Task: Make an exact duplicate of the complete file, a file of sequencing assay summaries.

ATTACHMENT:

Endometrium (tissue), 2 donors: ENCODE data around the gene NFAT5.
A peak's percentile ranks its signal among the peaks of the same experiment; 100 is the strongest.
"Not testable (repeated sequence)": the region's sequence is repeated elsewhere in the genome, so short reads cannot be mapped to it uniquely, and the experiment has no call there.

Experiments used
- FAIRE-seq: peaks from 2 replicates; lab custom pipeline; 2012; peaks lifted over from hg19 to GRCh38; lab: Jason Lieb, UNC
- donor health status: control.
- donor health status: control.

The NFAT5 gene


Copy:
Endometrium (tissue), 2 donors: ENCODE data around the gene NFAT5.
A peak's percentile ranks its signal among the peaks of the same experiment; 100 is the strongest.
"Not testable (repeated sequence)": the region's sequence is repeated elsewhere in the genome, so short reads cannot be mapped to it uniquely, and the experiment has no call there.

Experiments used
- FAIRE-seq: peaks from 2 replicates; lab custom pipeline; 2012; peaks lifted over from hg19 to GRCh38; lab: Jason Lieb, UNC
- donor health status: control.
- donor health status: control.

The NFAT5 gene